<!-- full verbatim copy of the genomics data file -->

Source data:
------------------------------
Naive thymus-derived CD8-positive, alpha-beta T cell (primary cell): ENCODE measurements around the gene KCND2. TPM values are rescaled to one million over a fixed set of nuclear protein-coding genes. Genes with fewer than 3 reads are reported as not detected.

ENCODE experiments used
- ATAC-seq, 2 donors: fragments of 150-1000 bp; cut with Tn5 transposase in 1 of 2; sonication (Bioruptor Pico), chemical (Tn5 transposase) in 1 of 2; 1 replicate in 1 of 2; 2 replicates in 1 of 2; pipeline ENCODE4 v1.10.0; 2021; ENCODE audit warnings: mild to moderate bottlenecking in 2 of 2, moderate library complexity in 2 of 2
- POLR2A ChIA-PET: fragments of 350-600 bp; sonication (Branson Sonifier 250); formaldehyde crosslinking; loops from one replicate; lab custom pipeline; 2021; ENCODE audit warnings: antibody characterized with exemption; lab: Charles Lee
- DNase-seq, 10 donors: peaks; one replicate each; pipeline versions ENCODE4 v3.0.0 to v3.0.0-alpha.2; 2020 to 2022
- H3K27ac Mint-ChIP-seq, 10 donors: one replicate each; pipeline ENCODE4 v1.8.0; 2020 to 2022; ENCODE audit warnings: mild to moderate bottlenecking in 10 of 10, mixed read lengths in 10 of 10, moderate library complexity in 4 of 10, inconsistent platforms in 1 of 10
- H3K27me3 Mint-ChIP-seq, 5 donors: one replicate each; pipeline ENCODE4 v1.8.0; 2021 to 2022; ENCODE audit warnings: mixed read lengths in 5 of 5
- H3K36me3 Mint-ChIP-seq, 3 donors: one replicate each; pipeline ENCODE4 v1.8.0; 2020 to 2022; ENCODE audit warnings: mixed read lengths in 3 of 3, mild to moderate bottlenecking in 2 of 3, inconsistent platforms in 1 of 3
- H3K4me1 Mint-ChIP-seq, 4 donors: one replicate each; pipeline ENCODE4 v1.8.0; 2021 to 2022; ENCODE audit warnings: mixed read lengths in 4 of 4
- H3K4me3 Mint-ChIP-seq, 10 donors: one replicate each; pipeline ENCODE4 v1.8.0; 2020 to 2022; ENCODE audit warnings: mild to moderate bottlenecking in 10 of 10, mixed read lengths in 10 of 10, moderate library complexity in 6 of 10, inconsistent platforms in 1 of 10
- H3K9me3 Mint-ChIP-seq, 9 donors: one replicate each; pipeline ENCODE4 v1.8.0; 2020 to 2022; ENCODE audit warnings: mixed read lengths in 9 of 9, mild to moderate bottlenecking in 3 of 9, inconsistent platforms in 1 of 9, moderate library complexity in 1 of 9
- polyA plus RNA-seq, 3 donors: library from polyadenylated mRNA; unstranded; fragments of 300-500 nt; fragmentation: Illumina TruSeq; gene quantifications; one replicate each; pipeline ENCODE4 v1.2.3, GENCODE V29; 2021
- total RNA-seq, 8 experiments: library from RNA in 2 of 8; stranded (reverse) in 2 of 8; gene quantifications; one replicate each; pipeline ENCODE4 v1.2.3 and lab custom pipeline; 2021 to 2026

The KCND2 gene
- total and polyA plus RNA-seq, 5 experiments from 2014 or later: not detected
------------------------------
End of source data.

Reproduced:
Naive thymus-derived CD8-positive, alpha-beta T cell (primary cell): ENCODE measurements around the gene KCND2. TPM values are rescaled to one million over a fixed set of nuclear protein-coding genes. Genes with fewer than 3 reads are reported as not detected.

ENCODE experiments used
- ATAC-seq, 2 donors: fragments of 150-1000 bp; cut with Tn5 transposase in 1 of 2; sonication (Bioruptor Pico), chemical (Tn5 transposase) in 1 of 2; 1 replicate in 1 of 2; 2 replicates in 1 of 2; pipeline ENCODE4 v1.10.0; 2021; ENCODE audit warnings: mild to moderate bottlenecking in 2 of 2, moderate library complexity in 2 of 2
- POLR2A ChIA-PET: fragments of 350-600 bp; sonication (Branson Sonifier 250); formaldehyde crosslinking; loops from one replicate; lab custom pipeline; 2021; ENCODE audit warnings: antibody characterized with exemption; lab: Charles Lee
- DNase-seq, 10 donors: peaks; one replicate each; pipeline versions ENCODE4 v3.0.0 to v3.0.0-alpha.2; 2020 to 2022
- H3K27ac Mint-ChIP-seq, 10 donors: one replicate each; pipeline ENCODE4 v1.8.0; 2020 to 2022; ENCODE audit warnings: mild to moderate bottlenecking in 10 of 10, mixed read lengths in 10 of 10, moderate library complexity in 4 of 10, inconsistent platforms in 1 of 10
- H3K27me3 Mint-ChIP-seq, 5 donors: one replicate each; pipeline ENCODE4 v1.8.0; 2021 to 2022; ENCODE audit warnings: mixed read lengths in 5 of 5
- H3K36me3 Mint-ChIP-seq, 3 donors: one replicate each; pipeline ENCODE4 v1.8.0; 2020 to 2022; ENCODE audit warnings: mixed read lengths in 3 of 3, mild to moderate bottlenecking in 2 of 3, inconsistent platforms in 1 of 3
- H3K4me1 Mint-ChIP-seq, 4 donors: one replicate each; pipeline ENCODE4 v1.8.0; 2021 to 2022; ENCODE audit warnings: mixed read lengths in 4 of 4
- H3K4me3 Mint-ChIP-seq, 10 donors: one replicate each; pipeline ENCODE4 v1.8.0; 2020 to 2022; ENCODE audit warnings: mild to moderate bottlenecking in 10 of 10, mixed read lengths in 10 of 10, moderate library complexity in 6 of 10, inconsistent platforms in 1 of 10
- H3K9me3 Mint-ChIP-seq, 9 donors: one replicate each; pipeline ENCODE4 v1.8.0; 2020 to 2022; ENCODE audit warnings: mixed read lengths in 9 of 9, mild to moderate bottlenecking in 3 of 9, inconsistent platforms in 1 of 9, moderate library complexity in 1 of 9
- polyA plus RNA-seq, 3 donors: library from polyadenylated mRNA; unstranded; fragments of 300-500 nt; fragmentation: Illumina TruSeq; gene quantifications; one replicate each; pipeline ENCODE4 v1.2.3, GENCODE V29; 2021
- total RNA-seq, 8 experiments: library from RNA in 2 of 8; stranded (reverse) in 2 of 8; gene quantifications; one replicate each; pipeline ENCODE4 v1.2.3 and lab custom pipeline; 2021 to 2026

The KCND2 gene
- total and polyA plus RNA-seq, 5 experiments from 2014 or later: not detected